On appeal, appellant raises two points, only one of which merits discussion. Appellant argues that the state failed to establish a prima facie case of first degree arson because the burned structure was not a dwelling within the meaning of section 806.01(1)(a), Florida Statutes. We agree.
Florida case law has not directly defined the term "dwelling" within the meaning of the arson statute. However, in an early position on the sufficiency of an information charging the defendant with burning of a dwelling house under section 5106, Revised General Statutes (1920), the supreme court in Sawyer v. State, 100 Fla. 1603, 132 So. 188, 193 (1931), stated:
[W]hile it is generally held that a dwelling house loses its character as a habitation when it ceases to be dwelt in, or is abandoned as a dwelling and closed up, or is converted into a place for other purposes than human occupancy; . . . the temporary absence of its tenants will not take away from a house its character as a habitation or dwelling house, provided the absence is not unreasonably prolonged and there is an intention to return.
Similar types of analyses have been applied by the courts of other jurisdictions in determining whether evidence is sufficient to establish that a burned building is a "dwelling." For example, in People v. Foster, 103 Mich. App. 311, 302 N.W.2d 862 (1981), it was held that the lower court committed reversible error by charging the jury on arson because there was insufficient evidence presented to establish that the burned building was a dwelling house inside the meaning of the arson statute. The Michigan Court of Appeal considered the owner's intent to occupy the house as to whether the structure was a dwelling for purposes of the arson statute. The court concluded that, where the house was abandoned prior to the burning and was unfit for habitation when the fire occurred, it was found not to be a dwelling within the meaning of the statute.
In People v. Reed, 13 Mich. App. 75, 163 N.W.2d 704 (1968), the court, in reversing the defendant's arson conviction, held that the building which was unoccupied for several months, in a dilapidated condition, not habitable without renovation, boarded up to prevent ingress and egress, and was not capable of being lived in at the time of the fire was not a dwelling house within the meaning of the statute.
Similarly, in Fillman v. State, 251 A.2d 557 (Del. 1969), the defendant's arson conviction was set aside. In so doing, the court held that the dilapidated, abandoned four-room building, in a rural area, which had not been used for habitation for more than five years prior to the fire and which had no furnishings nor any operating utilities and was not fit for habitation at the time of the fire, was not a dwelling house within the meaning of the second degree arson statute.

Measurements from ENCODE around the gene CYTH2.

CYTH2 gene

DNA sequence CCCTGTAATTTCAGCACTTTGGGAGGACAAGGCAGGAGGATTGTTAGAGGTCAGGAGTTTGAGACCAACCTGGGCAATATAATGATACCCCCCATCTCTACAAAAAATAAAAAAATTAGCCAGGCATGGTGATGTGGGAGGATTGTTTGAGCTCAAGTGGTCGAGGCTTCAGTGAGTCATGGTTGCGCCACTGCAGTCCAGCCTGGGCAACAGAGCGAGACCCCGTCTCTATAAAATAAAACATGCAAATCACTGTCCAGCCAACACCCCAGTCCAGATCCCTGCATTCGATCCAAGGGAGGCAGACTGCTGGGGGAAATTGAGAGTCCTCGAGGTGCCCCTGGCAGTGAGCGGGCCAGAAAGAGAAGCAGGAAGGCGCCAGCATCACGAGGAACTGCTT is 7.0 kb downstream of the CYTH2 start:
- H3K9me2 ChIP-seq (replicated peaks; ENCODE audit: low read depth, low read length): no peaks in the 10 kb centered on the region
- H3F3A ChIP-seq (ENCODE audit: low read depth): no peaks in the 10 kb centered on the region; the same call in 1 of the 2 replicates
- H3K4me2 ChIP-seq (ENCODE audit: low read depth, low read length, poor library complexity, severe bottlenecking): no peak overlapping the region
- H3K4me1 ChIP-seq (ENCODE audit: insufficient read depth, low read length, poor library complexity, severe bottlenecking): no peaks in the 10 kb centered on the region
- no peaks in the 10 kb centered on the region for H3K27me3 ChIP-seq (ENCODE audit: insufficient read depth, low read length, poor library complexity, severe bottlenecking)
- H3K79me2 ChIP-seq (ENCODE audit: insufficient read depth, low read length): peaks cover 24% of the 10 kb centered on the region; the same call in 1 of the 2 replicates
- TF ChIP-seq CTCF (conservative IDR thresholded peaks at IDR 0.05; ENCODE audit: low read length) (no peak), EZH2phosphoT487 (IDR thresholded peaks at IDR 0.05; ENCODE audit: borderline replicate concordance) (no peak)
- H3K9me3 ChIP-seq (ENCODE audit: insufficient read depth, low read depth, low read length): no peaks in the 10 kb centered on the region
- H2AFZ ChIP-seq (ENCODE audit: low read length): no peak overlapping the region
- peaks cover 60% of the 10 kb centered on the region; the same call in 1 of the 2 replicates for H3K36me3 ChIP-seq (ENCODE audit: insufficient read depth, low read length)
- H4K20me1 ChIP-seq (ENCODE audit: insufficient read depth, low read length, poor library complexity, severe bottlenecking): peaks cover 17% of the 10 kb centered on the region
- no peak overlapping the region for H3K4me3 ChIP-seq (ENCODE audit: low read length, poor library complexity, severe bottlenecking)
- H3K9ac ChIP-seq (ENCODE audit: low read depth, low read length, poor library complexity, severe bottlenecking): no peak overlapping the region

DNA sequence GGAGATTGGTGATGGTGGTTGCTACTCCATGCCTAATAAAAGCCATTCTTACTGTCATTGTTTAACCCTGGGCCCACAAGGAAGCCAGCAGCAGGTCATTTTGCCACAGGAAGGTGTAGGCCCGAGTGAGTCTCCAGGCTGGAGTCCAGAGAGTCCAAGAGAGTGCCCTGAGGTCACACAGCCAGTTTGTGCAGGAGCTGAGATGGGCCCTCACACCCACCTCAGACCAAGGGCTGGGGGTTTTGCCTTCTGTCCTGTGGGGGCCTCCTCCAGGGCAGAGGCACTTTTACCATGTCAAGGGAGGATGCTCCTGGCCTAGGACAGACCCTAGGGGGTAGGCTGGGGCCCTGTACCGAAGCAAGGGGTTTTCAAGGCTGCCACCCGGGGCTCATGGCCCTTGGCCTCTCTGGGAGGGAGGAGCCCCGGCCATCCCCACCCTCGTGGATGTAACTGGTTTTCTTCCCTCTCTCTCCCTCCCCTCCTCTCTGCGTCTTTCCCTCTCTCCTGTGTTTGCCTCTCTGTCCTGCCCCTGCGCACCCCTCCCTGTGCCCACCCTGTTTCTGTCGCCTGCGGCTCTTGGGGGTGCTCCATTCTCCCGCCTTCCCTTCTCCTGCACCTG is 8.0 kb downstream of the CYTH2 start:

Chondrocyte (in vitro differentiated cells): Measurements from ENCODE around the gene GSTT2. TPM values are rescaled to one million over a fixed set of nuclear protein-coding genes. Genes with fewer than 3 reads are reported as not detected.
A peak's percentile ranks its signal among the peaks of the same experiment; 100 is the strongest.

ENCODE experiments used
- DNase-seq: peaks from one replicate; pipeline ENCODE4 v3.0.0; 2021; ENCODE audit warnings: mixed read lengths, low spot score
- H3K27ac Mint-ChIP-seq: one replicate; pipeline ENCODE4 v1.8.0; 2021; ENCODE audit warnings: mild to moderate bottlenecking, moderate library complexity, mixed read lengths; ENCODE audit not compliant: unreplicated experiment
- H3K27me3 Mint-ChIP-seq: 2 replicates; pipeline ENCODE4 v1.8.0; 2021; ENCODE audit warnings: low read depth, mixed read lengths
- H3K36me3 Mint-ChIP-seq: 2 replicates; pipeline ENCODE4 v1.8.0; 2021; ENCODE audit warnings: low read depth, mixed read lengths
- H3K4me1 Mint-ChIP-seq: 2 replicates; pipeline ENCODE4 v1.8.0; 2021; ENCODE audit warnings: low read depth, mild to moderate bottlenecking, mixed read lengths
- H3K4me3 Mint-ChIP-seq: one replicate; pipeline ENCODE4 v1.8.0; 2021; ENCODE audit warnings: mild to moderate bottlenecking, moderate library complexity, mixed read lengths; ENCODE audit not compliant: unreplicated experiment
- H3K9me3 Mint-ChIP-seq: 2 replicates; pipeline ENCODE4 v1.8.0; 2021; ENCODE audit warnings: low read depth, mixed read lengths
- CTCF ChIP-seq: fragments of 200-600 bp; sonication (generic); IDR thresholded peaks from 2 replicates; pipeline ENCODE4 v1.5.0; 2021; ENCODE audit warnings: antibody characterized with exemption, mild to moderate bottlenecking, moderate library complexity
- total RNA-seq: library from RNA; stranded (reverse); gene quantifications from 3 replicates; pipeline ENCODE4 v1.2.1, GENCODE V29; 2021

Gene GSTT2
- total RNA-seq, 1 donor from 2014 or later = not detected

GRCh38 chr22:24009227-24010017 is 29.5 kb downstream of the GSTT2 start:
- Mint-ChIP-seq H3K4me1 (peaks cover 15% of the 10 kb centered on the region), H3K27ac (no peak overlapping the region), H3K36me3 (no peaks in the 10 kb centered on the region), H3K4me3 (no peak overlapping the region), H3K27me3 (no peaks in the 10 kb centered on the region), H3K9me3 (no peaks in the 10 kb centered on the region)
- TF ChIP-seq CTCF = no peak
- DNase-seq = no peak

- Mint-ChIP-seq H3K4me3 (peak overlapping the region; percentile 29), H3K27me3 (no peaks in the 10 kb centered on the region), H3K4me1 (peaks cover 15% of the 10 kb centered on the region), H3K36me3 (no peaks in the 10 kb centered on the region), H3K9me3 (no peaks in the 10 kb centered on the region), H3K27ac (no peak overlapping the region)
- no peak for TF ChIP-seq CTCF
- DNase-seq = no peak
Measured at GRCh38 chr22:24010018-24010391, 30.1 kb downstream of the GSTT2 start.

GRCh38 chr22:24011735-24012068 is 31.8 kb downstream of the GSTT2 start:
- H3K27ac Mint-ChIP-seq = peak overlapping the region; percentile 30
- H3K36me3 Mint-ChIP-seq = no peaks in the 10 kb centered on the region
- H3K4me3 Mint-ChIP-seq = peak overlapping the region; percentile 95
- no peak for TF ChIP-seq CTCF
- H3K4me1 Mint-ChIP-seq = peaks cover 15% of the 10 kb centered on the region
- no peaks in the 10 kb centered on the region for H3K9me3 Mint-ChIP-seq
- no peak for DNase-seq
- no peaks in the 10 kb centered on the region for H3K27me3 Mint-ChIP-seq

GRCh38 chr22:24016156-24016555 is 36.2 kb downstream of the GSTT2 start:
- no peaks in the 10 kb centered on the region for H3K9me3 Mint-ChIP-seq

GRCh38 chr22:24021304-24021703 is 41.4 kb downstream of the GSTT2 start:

Additionally, Florida case law, in addressing the definition of a "dwelling" within the context of the burglary statutes, supports our conclusion that the building burned in this case was not a dwelling. These cases basically hold that the occupant's temporary absence does not take away from a building being characterized as a dwelling, but it must appear that the occupant left the home with an intention to return and reestablish his residence. Henderson v. State, 80 Fla. 491, 86 So. 439 (Fla. 1920); Smith v. State, 80 Fla. 315, 85 So. 911 (Fla. 1920). In the absence of proof that the occupant intended to return to his home, the evidence must establish that the absence of the occupant is temporary. The evidence in the record from which the court could infer such an intention would include: the length of the absence, furnishings and household effects remaining, frequency of use and condition of the building. See Smith v. State; Johnson v. State, 188 So.2d 61 (Fla. 3d DCA 1966).
Applying these legal principles to the facts of this case, we hold that the trial court erred in concluding that the subject house was a dwelling inside the meaning of section 806.01(1)(a), Florida Statutes (1981). However, because we find that the evidence supports appellant's delinquency adjudication for second degree arson, a lesser included offense of first degree arson, we reverse and remand with instructions that the trial court enter judgment on the lesser included offense [section 806.01(2), Florida Statutes (1981)] and to pass sentence accordingly. See Tukes v. State, 346 So.2d 1056 (Fla. 1st DCA 1977); Johnson v. State.
Section 806.01(2), Fla. Stat. (1981), provides:
(2) Any person who willfully and unlawfully, by fire or explosion, damages or causes to be damaged any structure, whether the property of himself or another, under any circumstances not referred to in subsection (1), is guilty of arson in the second degree, which constitutes a felony of the second degree, punishable as provided in s. 775.082, s. 775.083, or s. 775.084.
REVERSED and REMANDED.
SCHEB and LEHAN, JJ., concur.